Who's Teaching Math to Our Most Needy Students? A Descriptive Study

May. 20, 2010

Source: Teacher Education and Special Education, 33(2) 102-113. (May, 2010).
(Reviewed by the Portal Team)

The No Child Left Behind Act (NCLB) mandates that every classroom be staffed with a "highly qualified teacher." Research supports that teachers' content knowledge affects student achievement. However, the special education population continues to be taught by teachers who do not have the content area background they teach. In addition, accountability reports indicate that the special education population did not meet the adequate yearly progress in reading and mathematics as required under NCLB.
The purpose of this study is to determine the mathematical background, beliefs, and perceptions of future intervention specialists.

Research Questions

The research questions for this study were as follows:
1) What mathematical experiences do future intervention specialists have prior to entering an initial licensure program?
2) Do future intervention specialists have basic mathematical proficiency?
3) What are the mathematical beliefs and confidence levels of future intervention specialists?


The participants for this study consisted of 26 students enrolled in a graduate program leading to an initial license in special education in a small private institution of higher education in southwestern Ohio. All participants were enrolled in a graduate special education assessment course and had completed at least 19 graduate credit hours required for licensure.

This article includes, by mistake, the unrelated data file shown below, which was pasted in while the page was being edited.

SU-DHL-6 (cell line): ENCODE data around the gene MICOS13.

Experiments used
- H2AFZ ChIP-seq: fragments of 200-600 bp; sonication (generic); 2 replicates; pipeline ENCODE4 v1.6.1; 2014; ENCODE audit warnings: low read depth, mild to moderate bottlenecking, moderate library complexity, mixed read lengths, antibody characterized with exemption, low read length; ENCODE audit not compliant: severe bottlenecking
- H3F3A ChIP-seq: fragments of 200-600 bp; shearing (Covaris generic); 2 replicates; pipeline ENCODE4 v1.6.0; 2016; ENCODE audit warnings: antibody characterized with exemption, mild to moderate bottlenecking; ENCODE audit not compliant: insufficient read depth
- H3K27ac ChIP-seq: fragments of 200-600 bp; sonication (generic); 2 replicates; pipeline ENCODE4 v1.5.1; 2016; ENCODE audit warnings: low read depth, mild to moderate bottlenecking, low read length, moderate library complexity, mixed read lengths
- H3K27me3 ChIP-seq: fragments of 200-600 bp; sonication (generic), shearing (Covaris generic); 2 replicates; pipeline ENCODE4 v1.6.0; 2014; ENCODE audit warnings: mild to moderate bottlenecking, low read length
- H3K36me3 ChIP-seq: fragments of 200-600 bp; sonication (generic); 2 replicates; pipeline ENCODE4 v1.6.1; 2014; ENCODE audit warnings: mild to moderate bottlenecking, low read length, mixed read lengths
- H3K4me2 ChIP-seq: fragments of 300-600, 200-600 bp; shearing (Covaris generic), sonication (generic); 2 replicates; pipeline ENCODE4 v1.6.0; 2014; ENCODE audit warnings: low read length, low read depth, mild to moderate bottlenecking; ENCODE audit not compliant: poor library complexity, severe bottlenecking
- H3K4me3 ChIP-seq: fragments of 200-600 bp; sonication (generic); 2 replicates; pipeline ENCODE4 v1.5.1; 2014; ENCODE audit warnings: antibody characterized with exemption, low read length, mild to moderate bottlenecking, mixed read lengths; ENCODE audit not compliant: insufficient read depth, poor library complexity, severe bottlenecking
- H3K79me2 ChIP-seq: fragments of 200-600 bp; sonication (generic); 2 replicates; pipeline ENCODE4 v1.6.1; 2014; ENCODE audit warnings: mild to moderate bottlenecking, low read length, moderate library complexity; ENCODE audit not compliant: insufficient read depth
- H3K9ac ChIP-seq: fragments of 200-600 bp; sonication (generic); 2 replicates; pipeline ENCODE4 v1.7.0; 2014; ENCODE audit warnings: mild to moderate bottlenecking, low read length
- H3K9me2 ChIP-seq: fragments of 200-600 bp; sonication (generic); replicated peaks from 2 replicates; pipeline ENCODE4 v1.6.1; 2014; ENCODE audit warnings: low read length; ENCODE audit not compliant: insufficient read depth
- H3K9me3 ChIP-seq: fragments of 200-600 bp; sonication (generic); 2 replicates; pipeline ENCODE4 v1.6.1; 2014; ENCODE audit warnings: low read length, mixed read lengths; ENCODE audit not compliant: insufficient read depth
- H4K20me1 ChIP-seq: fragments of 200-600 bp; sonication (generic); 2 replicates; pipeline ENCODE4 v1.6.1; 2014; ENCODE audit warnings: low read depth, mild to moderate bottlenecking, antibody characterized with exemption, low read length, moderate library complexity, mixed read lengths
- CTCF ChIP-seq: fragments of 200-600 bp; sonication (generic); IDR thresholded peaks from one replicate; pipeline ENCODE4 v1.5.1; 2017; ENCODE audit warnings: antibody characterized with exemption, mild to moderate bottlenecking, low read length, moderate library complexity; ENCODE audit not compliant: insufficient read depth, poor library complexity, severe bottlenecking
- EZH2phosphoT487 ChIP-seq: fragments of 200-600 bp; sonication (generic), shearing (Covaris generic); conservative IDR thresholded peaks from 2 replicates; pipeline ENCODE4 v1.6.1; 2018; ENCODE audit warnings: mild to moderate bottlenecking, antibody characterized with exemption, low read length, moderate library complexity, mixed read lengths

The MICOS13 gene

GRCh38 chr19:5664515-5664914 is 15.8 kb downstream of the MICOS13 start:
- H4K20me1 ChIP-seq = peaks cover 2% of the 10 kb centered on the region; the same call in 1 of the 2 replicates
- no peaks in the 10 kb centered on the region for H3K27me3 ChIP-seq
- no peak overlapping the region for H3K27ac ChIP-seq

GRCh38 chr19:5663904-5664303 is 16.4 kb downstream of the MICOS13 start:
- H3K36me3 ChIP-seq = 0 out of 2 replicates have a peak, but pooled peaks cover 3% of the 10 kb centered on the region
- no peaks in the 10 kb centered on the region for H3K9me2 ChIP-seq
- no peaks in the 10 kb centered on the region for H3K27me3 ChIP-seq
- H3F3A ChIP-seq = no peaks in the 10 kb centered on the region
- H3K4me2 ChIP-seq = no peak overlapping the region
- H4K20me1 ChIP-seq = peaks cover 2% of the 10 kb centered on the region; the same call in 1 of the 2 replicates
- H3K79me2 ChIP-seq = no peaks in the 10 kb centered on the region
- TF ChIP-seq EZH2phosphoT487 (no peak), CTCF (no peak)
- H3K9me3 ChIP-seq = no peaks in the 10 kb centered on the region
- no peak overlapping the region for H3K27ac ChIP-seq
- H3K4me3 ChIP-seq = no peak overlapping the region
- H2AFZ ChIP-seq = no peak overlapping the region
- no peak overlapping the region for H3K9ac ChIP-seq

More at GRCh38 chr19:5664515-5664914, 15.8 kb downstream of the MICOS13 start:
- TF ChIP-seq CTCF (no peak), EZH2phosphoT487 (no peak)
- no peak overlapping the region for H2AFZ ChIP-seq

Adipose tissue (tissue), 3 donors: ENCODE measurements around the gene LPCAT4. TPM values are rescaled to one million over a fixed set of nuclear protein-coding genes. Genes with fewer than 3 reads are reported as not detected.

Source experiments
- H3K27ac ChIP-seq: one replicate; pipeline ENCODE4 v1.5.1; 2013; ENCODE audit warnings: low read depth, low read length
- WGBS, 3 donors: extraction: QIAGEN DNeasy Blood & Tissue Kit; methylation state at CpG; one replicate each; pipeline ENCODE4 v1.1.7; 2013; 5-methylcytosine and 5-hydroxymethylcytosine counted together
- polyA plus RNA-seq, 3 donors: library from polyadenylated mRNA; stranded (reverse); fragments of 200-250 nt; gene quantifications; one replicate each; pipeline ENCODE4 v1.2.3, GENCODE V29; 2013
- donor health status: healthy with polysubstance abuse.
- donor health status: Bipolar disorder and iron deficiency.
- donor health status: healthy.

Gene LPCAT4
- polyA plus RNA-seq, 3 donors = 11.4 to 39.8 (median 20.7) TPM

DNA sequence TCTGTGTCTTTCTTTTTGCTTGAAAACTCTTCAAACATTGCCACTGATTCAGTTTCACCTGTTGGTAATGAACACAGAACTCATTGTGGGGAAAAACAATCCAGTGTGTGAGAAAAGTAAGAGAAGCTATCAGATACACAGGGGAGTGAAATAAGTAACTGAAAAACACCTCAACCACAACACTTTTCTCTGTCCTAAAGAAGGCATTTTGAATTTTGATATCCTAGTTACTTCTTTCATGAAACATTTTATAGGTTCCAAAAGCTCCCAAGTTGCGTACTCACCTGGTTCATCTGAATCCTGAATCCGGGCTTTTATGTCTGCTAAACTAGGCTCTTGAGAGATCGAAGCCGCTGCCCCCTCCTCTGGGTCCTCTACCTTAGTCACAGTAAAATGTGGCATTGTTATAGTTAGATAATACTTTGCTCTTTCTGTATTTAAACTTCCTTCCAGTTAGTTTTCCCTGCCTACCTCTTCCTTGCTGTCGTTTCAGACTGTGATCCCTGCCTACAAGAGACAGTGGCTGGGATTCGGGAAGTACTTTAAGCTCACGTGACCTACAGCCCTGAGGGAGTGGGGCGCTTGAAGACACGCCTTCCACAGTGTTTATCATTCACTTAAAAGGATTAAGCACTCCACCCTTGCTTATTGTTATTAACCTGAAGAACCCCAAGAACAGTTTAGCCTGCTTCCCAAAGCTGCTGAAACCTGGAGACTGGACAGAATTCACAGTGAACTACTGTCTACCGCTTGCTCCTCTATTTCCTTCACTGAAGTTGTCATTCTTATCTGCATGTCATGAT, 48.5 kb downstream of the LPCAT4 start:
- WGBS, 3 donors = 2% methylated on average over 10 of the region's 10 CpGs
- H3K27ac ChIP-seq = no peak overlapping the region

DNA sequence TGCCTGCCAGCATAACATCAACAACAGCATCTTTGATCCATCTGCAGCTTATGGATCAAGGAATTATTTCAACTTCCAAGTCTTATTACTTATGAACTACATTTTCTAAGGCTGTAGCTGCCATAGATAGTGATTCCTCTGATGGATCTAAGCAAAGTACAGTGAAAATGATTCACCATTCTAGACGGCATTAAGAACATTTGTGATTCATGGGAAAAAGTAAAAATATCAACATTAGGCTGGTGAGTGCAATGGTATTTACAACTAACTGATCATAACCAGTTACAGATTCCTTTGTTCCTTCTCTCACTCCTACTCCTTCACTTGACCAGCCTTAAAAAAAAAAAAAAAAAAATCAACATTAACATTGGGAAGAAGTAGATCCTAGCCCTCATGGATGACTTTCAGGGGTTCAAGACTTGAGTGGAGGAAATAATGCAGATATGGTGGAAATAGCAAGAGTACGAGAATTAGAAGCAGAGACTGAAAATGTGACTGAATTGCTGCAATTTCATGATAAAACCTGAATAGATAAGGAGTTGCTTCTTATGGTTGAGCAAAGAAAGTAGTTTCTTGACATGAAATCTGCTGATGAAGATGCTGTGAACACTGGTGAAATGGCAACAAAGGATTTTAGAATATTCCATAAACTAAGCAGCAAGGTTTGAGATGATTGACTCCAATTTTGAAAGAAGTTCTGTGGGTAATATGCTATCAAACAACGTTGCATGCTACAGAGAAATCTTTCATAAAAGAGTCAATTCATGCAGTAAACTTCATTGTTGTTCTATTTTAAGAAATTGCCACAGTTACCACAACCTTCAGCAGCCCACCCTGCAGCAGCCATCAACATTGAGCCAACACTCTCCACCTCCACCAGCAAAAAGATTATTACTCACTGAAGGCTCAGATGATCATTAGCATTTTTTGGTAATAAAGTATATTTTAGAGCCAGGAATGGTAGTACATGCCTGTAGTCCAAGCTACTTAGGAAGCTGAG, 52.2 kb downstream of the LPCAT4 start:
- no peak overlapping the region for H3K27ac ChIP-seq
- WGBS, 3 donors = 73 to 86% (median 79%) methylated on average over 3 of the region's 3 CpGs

Forty-five percent of the participants were employed as teachers with either a temporary license or a long-term substitute license. In addition, 24% of the participants already had a general education license and were seeking a second license in special education.

Data were collected through three methods: 1) a review of the participants' undergraduate transcripts; 2) a review of test results from the Ohio Achievement Test- Practice Eighth Grade Mathematics (OAT-Math Practice) that the participants completed in a graduate assessment course as part of the course requirement; and, 3) a belief and confidence survey that was administered to the participants at the conclusion of their assessment course.


The results of this study indicate that the participants had limited experiences in mathematics and many of their experiences would not be considered positive. Furthermore, the results also indicate that a majority of participants were lacking in basic mathematical proficiency as evidenced by a review of the participants' transcripts and their results on the OAT— Math Practice.
Finally, the results indicate a disconnect between the participants' beliefs and perceptions of their ability to provide math instruction and their limited mathematical background as measured by mathematical courses completed at the undergraduate level and by the Ohio Achievement Test-Practice Eighth Grade Mathematics.

The OAT- Math Practice shows promise as an effective measure to assess teachers' mathematical knowledge of the content they are required to teach. The authors suggest that the OAT-Math Practice may also serve as a viable entrance exam for teacher preparation institutes as they admit individuals in teaching licensure programs.

Updated: Oct. 26, 2010